• When the key is actuated, flow proceeds to operation 520 and a change in capacitance of the key is determined. As discussed above, each key in the keyboard may be associated with a capacitive sensor. Thus, as the key is actuated, various travel distances of the key cause a change in capacitance. Further, various levels of capacitive change may be associated with different commands. For example, a first change in capacitance may be associated with a first command and a second change in capacitance may be associated with a second command.
  • Flow then proceeds to operation 530 and a determination is made as to whether a change in capacitance meets a first threshold level or a second threshold level. For example, if the change in capacitance meets a first threshold but not a second threshold, flow proceeds to operation 540 and a first type of output is provided. However, if the change in capacitance meets a second threshold, flow proceeds to operation 550 and a second type of output is provided.
  • In a more specific example, using the method 500 described above, a light key tap may be distinguishable from a heavy key press. For example, when a delete key is actuated, a tap on the delete key may delete a single character. Alternatively, a heavy key press may indicate that the entire word is to be deleted. In another example, a tap could be used for a capital letter while a heavy press is used to output a lowercase letter. In yet another example, numbers or symbols may be output depending on the key press. For example, if the “1” button is solidly pressed, a “1” is may be output on a display. However, if the “1” button is lightly tapped a “!” may be output on the display. In the present disclosure, the methods disclosed may be implemented utilizing sets of instructions or software readable by a device. Further, it is understood that the specific order or hierarchy of steps in the methods disclosed are examples of sample approaches. In other embodiments, the specific order or hierarchy of operations in the method can be rearranged with some of the operations being removed or combined. The accompanying method claims present elements of the various steps in a sample order, and are not necessarily meant to be limited to the specific order or hierarchy presented.
  • Manufacture of the input devices and/or operation of such input devices described in the present disclosure may utilize a computer program product, or software, that may include a non-transitory machine-readable medium having stored thereon instructions, which may be used to program a computer system (or other electronic devices) to perform a process according to the present disclosure. A non-transitory machine-readable medium includes any mechanism for storing information in a form (e.g., software, processing application) readable by a machine (e.g., a computer). The non-transitory machine-readable medium may take the form of, but is not limited to, a magnetic storage medium (e.g., floppy diskette, video cassette, and so on); optical storage medium (e.g., CD-ROM); magneto-optical storage medium; read only memory (ROM); random access memory (RAM); erasable programmable memory (e.g., EPROM and EEPROM); flash memory; and so on.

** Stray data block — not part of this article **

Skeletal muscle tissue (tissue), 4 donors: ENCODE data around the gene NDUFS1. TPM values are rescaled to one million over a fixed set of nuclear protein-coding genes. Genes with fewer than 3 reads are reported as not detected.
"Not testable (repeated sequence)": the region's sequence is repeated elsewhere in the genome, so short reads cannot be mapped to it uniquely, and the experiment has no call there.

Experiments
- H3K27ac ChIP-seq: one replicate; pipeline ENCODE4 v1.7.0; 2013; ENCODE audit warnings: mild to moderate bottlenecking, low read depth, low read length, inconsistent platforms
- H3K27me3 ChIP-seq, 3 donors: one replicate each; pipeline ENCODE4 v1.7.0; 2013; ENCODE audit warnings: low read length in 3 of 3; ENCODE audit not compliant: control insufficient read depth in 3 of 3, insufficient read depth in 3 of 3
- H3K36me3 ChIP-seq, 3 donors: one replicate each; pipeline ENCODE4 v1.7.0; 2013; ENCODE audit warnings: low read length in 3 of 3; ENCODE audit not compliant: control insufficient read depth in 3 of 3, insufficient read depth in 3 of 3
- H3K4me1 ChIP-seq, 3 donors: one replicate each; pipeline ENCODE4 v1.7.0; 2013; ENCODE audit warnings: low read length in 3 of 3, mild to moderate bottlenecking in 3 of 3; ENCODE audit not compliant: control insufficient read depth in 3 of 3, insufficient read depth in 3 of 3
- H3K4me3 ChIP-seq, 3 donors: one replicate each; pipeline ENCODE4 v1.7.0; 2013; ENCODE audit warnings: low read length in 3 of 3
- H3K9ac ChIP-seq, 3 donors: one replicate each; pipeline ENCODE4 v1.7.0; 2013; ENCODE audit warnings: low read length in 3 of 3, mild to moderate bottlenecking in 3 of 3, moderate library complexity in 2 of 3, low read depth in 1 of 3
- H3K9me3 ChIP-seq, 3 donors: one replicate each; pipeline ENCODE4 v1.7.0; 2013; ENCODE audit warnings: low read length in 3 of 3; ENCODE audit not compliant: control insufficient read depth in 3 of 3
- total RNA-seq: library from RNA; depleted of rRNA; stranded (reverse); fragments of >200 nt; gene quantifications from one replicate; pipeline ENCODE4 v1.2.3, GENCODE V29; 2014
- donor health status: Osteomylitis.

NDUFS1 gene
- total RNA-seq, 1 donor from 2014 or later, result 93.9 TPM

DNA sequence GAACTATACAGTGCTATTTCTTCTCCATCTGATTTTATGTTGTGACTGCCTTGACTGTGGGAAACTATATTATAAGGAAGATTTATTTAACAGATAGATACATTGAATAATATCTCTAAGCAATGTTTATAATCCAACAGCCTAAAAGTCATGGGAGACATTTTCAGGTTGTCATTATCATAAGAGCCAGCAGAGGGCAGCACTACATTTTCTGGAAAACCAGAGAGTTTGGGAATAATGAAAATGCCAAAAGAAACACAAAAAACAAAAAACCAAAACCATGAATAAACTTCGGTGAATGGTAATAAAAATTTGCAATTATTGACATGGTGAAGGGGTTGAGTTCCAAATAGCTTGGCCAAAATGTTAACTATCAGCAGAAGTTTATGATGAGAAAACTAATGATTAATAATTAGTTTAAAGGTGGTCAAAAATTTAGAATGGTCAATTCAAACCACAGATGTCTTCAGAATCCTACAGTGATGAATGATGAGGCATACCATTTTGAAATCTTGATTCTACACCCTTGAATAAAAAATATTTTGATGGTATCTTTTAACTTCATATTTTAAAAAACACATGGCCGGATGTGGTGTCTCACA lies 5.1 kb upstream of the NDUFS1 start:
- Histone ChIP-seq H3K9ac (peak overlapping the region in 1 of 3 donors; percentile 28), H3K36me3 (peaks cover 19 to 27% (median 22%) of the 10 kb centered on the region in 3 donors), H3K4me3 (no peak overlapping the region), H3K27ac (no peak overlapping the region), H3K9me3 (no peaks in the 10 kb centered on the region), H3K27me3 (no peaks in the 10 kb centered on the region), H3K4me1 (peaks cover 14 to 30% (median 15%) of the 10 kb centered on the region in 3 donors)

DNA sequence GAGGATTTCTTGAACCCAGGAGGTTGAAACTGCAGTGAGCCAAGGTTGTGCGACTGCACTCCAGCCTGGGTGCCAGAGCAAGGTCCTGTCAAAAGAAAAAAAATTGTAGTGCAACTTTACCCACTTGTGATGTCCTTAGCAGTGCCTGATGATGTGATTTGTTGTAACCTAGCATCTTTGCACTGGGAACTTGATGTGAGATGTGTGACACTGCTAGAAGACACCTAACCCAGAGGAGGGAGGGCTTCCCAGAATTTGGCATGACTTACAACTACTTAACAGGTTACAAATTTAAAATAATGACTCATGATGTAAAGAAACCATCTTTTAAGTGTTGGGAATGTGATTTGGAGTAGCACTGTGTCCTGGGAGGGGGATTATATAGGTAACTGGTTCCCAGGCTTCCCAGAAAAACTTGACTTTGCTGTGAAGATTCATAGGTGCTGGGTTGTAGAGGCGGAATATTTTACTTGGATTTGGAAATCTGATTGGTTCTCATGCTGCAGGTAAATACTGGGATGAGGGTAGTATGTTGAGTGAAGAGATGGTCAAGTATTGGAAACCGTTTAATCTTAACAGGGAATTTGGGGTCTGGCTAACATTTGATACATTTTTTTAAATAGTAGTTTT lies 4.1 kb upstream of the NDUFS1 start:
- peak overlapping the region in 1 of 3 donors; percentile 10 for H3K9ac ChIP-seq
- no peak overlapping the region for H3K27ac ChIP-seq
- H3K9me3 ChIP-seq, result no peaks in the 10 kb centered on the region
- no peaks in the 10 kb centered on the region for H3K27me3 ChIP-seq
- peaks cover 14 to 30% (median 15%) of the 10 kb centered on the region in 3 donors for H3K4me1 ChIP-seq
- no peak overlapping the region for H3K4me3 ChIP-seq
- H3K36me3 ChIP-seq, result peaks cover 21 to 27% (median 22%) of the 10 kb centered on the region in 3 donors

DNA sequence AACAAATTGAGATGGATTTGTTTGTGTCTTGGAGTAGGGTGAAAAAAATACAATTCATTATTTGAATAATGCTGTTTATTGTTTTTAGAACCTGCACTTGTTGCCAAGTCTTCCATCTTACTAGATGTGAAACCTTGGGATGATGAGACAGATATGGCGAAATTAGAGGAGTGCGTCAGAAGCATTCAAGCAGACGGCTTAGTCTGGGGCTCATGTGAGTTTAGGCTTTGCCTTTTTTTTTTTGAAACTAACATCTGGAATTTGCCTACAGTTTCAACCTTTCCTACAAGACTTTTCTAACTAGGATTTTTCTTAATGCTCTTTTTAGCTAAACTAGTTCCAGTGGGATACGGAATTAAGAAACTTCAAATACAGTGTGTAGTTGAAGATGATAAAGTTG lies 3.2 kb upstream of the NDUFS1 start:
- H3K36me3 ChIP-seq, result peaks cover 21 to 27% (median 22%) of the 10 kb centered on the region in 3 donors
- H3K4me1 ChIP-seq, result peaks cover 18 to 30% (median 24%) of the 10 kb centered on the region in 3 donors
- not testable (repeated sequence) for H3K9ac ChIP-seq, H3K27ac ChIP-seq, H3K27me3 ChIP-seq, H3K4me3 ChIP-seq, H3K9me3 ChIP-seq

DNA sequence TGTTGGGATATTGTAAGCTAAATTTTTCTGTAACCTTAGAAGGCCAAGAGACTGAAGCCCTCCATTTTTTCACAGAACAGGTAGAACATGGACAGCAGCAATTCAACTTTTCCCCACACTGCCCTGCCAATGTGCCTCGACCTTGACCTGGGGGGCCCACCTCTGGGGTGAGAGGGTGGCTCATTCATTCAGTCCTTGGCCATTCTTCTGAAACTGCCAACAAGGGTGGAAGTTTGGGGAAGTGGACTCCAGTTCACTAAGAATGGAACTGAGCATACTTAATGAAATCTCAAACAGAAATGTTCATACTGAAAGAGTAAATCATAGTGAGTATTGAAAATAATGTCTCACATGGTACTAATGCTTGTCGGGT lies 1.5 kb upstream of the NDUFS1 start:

• It is believed that the present disclosure and many of its attendant advantages will be understood by the foregoing description, and it will be apparent that various changes may be made in the form, construction and arrangement of the components without departing from the disclosed subject matter or without sacrificing all of its material advantages. The form described is merely explanatory, and it is the intention of the following claims to encompass and include such changes.
  • While the present disclosure has been described with reference to various embodiments, it will be understood that these embodiments are illustrative and that the scope of the disclosure is not limited to them. Many variations, modifications, additions, and improvements are possible. More generally, embodiments in accordance with the present disclosure have been described in the context or particular embodiments. Functionality may be separated or combined in blocks differently in various embodiments of the disclosure or described with different terminology. These and other variations, modifications, additions, and improvements may fall within the scope of the disclosure as defined in the claims that follow.

Claims (21)

1-20. (canceled)
21. An input device comprising:
a ground layer;
a first member positioned on the ground layer;
a second member positioned between the ground layer and the first member;
a dielectric material positioned between the first member and the second member such that a capacitance between the first member and the second member changes as the first member is moved towards the second member; and
a routing layer positioned on a side of the ground layer opposite the second member,
wherein a first capacitance between the first member and the second member is associated with a first make point of the input device and a second capacitance between the first member and the second member is associated with a second make point of the input device.
22. The input device of claim 21, further comprising an electrical connection extending to the first member along the ground layer.
23. The input device of claim 21, further comprising a substrate layer between the ground layer and the routing layer.
24. The input device of claim 23, further comprising an electrical connection extending to the second member from the routing layer through the substrate layer and the ground layer.